Introduction: Why Inaugurate the Great Goddess Consciousness?
The Great Goddess is known by many names around the world. “Mago” is one known by East Asians from time immemorial. As such, the term “Mago” is a common noun referring to the Great Goddess rather than the name of a particular goddess. According to my assessment of a large volume of primary sources that I have documented, Mago’s divine nature is characterized as the progenitor, creator, and ultimate sovereign. In short, Mago is supreme as the Creatrix. That does not mean that there is nothing before or even after Her. In fact, according to the Budoji (Epic of the Emblem City), principal text of Magoism, Mago was born into the cosmic era prior to our cosmic era by the music/vibration/movement of the universe. Being the Creatrix, She is the beginning and the end. She is the Origin of humankind. She will be with us insofar as humanity continues to exist on its cosmic journey. She is the Great Ancestor of all humans as well as goddesses and gods. Furthermore, She is “the Cosmic Great Mother” from whom everything is derived. “Mago” is eponymous of human civilization.
With regard to the world, She is immanent and transcendent at once. Standing at the threshold of the world, She embodies the world. She is the Channel that connects humanity with nature and the universe. She is the Lens through which we humans perceive Ultimate Reality. To be precise, She is the Cause for human consciousness. Through Her, we enter the world. She is self-sustained, as symbolized in the ouroboros. The beginning and the end for the world relies on Her. While holding the key to eternity, She shares the rise and fall with humankind. Here is Her intimacy with humanity: We are part of Her and She is in our DNA.
My reconstruction of Mago and Magoism did not begin with a teleological scheme. No pre-measured outcome was there to motivate my undertaking of the research project. On the contrary, the topic was a serendipitous yet timely encounter, which I had never consciously expected. Nonetheless, I was not in a vacuum. As a self-identified radical feminist, I sought a new mode of knowing within my own cultural roots that can remedy Eurocentric, nationalist, colonialist, racist, and ethnocentric knowledge. The years of my graduate studies were spent in exploring such possibilities. Only after furthering my research of Mago and Magoism for over a decade, I began to grasp something at which my intellectual/spiritual voyage is destined to arrive. It was this phrase, in fact a very old mandate that ancient Magoists self-identified with, “Return to the Origin of Mago (Mago Bokbon, 麻姑複本),” that surfaced over the horizon with clarity.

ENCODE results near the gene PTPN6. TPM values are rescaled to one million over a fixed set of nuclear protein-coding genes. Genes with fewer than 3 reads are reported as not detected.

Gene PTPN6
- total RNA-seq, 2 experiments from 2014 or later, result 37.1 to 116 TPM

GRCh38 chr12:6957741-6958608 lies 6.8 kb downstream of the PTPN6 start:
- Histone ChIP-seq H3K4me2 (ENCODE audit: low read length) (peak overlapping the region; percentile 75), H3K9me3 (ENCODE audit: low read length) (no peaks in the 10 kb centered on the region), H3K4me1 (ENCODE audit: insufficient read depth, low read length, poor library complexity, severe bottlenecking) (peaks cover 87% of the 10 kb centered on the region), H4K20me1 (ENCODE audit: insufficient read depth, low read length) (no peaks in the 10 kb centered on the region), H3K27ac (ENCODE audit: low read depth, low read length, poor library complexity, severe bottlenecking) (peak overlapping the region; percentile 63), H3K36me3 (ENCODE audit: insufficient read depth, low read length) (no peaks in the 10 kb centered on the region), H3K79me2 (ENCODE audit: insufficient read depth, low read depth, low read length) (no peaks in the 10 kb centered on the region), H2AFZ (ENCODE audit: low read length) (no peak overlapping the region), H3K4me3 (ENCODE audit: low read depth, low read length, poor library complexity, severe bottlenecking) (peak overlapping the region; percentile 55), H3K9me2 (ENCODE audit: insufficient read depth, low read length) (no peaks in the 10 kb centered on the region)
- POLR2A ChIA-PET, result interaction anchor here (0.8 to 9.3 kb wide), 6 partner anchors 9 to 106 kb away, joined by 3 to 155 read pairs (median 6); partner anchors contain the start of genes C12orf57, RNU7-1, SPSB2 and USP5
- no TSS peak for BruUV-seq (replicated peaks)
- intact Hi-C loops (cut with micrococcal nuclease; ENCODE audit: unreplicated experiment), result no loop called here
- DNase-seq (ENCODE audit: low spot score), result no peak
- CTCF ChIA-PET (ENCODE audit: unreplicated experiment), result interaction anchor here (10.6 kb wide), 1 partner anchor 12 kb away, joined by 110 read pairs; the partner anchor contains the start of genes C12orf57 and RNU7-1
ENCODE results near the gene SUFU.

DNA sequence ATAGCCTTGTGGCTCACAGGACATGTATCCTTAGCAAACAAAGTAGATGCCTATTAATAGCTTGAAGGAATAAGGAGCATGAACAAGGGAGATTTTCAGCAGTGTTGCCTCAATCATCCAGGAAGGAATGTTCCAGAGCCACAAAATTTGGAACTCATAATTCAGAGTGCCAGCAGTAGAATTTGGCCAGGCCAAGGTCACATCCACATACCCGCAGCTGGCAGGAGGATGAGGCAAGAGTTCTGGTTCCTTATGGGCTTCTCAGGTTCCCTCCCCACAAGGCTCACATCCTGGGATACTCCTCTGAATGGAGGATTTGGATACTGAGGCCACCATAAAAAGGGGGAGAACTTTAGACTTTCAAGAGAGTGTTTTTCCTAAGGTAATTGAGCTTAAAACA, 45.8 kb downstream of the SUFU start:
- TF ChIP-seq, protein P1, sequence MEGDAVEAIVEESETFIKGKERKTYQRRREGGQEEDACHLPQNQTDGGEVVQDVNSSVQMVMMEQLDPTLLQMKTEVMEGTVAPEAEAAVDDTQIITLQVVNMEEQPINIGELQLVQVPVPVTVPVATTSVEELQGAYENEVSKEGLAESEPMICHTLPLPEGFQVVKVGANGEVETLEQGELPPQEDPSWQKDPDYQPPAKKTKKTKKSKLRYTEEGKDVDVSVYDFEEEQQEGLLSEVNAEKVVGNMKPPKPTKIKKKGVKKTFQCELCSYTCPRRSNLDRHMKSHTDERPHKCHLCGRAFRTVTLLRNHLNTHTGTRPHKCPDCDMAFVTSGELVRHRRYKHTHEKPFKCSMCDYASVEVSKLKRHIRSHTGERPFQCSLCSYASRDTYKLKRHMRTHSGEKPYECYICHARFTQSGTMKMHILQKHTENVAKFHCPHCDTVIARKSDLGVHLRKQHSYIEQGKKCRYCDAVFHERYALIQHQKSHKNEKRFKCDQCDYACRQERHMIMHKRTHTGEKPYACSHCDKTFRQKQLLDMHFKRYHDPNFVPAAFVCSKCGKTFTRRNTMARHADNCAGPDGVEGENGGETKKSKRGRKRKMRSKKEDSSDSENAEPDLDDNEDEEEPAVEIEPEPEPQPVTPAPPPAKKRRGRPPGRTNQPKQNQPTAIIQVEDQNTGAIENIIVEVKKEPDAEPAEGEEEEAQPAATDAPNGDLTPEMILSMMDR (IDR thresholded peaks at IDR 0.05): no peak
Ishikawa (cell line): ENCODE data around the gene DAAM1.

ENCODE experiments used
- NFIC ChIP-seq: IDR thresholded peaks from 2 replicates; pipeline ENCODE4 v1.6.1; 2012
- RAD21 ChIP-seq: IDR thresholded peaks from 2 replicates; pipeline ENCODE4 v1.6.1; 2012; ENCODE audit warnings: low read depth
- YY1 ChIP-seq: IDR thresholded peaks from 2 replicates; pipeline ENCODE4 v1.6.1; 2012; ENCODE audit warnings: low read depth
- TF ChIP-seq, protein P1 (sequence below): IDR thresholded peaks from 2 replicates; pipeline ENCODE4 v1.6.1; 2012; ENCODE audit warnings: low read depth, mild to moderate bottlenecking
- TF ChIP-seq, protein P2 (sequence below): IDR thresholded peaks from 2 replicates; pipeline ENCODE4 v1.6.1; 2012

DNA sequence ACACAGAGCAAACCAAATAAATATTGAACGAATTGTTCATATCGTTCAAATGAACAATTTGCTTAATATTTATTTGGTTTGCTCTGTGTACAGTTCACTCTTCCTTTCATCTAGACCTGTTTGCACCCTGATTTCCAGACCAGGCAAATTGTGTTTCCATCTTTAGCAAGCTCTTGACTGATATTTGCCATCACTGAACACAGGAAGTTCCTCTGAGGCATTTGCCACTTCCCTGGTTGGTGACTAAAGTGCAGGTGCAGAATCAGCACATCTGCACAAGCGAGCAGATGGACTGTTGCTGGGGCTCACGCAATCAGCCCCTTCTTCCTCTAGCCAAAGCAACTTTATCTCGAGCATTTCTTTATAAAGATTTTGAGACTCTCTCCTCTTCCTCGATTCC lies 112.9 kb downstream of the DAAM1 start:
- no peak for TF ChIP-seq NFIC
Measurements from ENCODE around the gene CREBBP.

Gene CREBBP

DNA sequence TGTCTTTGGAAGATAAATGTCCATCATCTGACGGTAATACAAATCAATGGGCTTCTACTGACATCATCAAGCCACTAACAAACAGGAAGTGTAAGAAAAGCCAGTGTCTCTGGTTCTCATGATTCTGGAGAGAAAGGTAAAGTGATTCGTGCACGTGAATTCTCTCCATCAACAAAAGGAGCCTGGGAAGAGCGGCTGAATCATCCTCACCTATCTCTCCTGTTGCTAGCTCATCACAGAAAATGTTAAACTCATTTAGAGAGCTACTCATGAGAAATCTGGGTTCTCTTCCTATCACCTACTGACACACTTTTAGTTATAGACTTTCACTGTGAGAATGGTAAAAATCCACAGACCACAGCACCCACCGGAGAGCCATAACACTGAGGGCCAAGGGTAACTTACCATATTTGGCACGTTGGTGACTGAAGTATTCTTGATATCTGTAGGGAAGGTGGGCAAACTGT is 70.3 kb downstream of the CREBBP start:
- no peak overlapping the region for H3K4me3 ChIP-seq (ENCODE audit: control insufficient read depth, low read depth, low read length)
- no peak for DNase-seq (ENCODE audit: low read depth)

How do we return to Mago’s Origin? Do we return to Her Realm or invoke Her Reality to our time? Time is one seamless measurement. No need to go there or bring it here. The fact that “Mago” refers to the Great Goddess rather than an individual goddess intimates an implication at the level of consciousness. Talk of Mago invokes the Great Goddess consciousness, primordial unity/oneness. A “new” mode of knowing is re-birthed once and time and time again. Individuals are placed in unity with the whole. Each shares with the subject position, WE. After all, everyone is progeny of the Great Goddess! We are re-stored within the scheme of old knowing that the whole (universality) comprises parts (particularities) and that they are organically interconnected. Complexity and precision of the way microcosmic entities work in harmony with the cosmos are beyond the human grasp. However, we know that an assault on a part affects the whole. And vice versa.
This is why I study Mago and Magoism: Reenacting the Great Goddess consciousness is the ultimate antidote to the patriarchal consciousness. WE learn how to see things beyond the isolated position of an “I,” the notion of the self molded to stand against its environments (the other) by the patriarchal mastermind. The separated “I,” implanted in one’s psyche from birth through patriarchal institutions such as the state, religion, family, and heterosexuality, conjoins the new awareness of WE. The Mago consciousness is the original, pristine perspective prior to the split of the patriarchal consciousness. It is an undifferentiated state of mind that underlies patriarchal socialization. Ancient cultures had an understanding of the mysterious working of Mago. With Mago, WE Re-Turn to the Origin! The Female is epistemically invincible, nullifying the assaults of the patriarchal “I.” The power of the Mago consciousness is well depicted in the icon of Durga defeating the patriarchal demon.